NOT FOR PUBLICATION
Cir. 2005). However, in that case, the California Supreme Court had granted review of the Court of Appeal decision, thereby superseding that decision. No similar circumstance is presented in this case. As noted below, no court has questioned in any way the Court of Appeal decision in Golden Eagle. And, both before and after Credit Suisse, we have considered unpublished decisions to inform our determination of how the California Supreme Court would decide a question of California law. See e.g., Employers Ins. Of Wasau, 330 F.3d at 1220 n.8 (pre-Credit Suisse) and U.S. Bank, 987 F.3d at 863 (post-Credit Suisse) see also Daniel v. Ford Motor Co., 806 F.3d 1217, 1223 n.3 (9th Cir. 2015) (recognizing that "[e]ven though unpublished California Courts of Appeal decisions have no precedential value under California law, the Ninth Circuit is not precluded from considering such decisions as a possible reflection of California law") (citation and internal quotation marks omitted); Beeman v. Anthem Prescription Mgmt., LLC, 689 F.3d 1002, 1007-08 & n.2 (9th Cir. 2012) (en banc), as amended (relying on unpublished decisions of the California Court of Appeal as "accurately represent[ing] California law . . . [a]lthough they are not precedent" under California rules) (citation omitted); Roberts v. McAfee, Inc., 660 F.3d 1156, 1167 n.6 (9th Cir. 2011) (articulating that "[e]ven though unpublished California Courts of Appeal decisions have no precedential value under California law, the Ninth Circuit is not precluded from considering such decisions as a possible reflection of California law") (citation and internal quotation marks omitted); Washington v. Cal. City Corr. Ctr., 871 F.Supp.2d 1010, 1028 n.3 (E.D. Cal. 2012) (stating that "[t]he Court may cite unpublished California appellate decisions as persuasive authority") (citation omitted); see also Ovitz v. Chartis Prop. Cas. Co., No. CV 15-3916 PSG (PLAx), 2015 WL 12746209, at *4 (C.D. Cal. Sept. 14, 2015) (observing the Ninth Circuit's conclusion that "unpublished Court of Appeal decisions can be useful in determining how a California court would rule on an issue of state law") (citation omitted).
Appeal from the United States District Court for the Central District of California No. 2:20-cv-01342-SVW-PVC Stephen V. Wilson, District Judge, Presiding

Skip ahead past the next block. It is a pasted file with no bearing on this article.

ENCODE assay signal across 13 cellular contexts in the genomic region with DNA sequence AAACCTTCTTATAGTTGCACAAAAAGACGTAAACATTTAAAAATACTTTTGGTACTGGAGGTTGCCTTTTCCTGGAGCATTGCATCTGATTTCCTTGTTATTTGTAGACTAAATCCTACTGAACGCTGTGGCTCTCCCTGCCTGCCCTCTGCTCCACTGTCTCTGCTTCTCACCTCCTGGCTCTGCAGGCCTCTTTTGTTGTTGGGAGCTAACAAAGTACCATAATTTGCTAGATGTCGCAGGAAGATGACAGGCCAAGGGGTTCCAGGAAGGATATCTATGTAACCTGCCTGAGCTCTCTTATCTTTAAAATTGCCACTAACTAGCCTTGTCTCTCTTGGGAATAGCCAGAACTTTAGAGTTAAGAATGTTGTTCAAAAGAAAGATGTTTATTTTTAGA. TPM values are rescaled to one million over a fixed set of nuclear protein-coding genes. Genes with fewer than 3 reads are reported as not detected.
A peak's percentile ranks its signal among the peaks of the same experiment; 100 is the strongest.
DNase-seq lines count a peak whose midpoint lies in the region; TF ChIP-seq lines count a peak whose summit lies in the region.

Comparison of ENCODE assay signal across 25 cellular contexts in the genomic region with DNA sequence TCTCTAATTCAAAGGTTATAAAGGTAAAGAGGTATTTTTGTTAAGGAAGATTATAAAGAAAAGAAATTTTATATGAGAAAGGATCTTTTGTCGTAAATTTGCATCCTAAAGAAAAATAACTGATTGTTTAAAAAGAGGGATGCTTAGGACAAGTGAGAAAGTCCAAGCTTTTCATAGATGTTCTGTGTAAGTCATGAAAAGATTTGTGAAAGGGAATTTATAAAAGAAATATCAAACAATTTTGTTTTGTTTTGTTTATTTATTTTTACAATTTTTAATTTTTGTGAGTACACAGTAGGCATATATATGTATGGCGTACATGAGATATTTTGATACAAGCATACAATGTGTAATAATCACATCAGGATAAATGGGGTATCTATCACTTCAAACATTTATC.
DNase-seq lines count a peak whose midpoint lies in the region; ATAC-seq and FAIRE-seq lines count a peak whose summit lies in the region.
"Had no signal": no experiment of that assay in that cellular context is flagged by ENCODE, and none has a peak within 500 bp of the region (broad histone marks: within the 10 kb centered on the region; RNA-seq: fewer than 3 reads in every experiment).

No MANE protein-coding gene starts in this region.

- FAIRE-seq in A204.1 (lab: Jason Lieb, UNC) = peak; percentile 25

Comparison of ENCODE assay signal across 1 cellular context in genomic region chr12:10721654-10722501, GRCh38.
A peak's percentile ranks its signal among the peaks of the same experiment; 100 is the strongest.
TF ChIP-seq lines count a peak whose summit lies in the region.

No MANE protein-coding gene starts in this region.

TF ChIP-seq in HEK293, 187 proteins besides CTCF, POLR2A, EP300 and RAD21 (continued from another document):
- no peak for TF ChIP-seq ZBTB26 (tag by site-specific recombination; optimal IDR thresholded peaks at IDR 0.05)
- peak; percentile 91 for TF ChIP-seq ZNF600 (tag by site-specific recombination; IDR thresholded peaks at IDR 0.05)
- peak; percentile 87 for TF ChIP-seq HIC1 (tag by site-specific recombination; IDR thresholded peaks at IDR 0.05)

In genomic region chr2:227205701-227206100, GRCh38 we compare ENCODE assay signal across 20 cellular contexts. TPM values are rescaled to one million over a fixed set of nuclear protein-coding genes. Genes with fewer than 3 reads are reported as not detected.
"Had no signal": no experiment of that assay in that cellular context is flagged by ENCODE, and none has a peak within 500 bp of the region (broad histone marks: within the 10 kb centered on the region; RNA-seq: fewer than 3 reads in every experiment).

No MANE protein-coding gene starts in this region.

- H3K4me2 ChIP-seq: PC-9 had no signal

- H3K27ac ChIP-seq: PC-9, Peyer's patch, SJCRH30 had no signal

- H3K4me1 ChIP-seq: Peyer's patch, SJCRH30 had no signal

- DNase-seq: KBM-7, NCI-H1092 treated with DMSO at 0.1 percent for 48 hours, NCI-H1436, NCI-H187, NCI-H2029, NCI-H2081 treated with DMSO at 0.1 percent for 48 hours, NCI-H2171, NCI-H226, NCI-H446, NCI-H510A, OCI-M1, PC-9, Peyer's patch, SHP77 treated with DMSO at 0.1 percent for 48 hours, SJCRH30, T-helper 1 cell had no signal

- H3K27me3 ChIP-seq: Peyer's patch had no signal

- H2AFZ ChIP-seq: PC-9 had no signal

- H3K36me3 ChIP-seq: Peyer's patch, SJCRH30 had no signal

Before: RAWLINSON, CHRISTEN, and R. NELSON, Circuit Judges.
This disposition is not appropriate for publication and is not precedent except as provided by Ninth Circuit Rule 36-3.
In the district court, State Farm Mutual Automobile Insurance Co. sought declaratory relief establishing that Penske Truck Leasing Co. and Old Republic Insurance Co. (collectively, "Defendants") are required to provide primary liability coverage to L&L subject to a combined single liability limit of $750,000. We affirm the district court's order granting summary judgment to State Farm.
"We review de novo the district court's order granting summary judgment and its interpretation of state law." Diaz v. Kubler Corp., 785 F.3d 1326, 1329 (9th Cir. 2015) (citations omitted). We view the evidence in the light most favorable to the party opposing the summary judgment motion. Tabares v. City of Huntington Beach, 988 F.3d 1119, 1124 (9th Cir. 2021). In interpreting California law, we follow the California Supreme Court's decisions. Diaz, 785 F.3d at 1329. If there is no applicable California Supreme Court decision, we rely on state appellate court opinions, statutes and treatises. Id.
We start with the language of the Rental Agreement. United Nat'l Ins. Co. v. Spectrum Worldwide, Inc., 555 F.3d 772, 776 (9th Cir. 2009). "The clear and explicit meaning of the provisions, interpreted in their ordinary and popular sense, unless used by the parties in a technical sense or a special meaning is given to them by usage[, ] controls judicial interpretation." Bay Cities Paving & Grading, Inc. v. Lawyers' Mut. Ins. Co., 855 P.2d 1263, 1270 (Cal. 1993) (internal quotation marks and citations omitted). California courts "construe [insurance policies] as would a reasonable layperson, not an expert, attorney, or a historian." E.M.M.I. Inc. v. Zurich Am. Ins. Co., 84 P.3d 385, 391 n.2 (Cal. 2004) (citation omitted). "A provision will be considered ambiguous when it is capable of two or more constructions, both of which are reasonable." Int'l Bhd. of Teamsters v. NASA Servs., Inc., 957 F.3d 1038, 1044 (9th Cir. 2020) (quoting MacKinnon v. Truck Ins. Exch., 73 P.3d 1205, 1213 (Cal. 2003)).
We agree with the district court that the Penske Provides Coverage insurance provision is ambiguous. A layperson could reasonably interpret this provision in two ways: first, to cover the commercial vehicle being rented, as State Farm urges; or second, to cover non-commercial vehicles irrelevant to this transaction, as Defendants urge.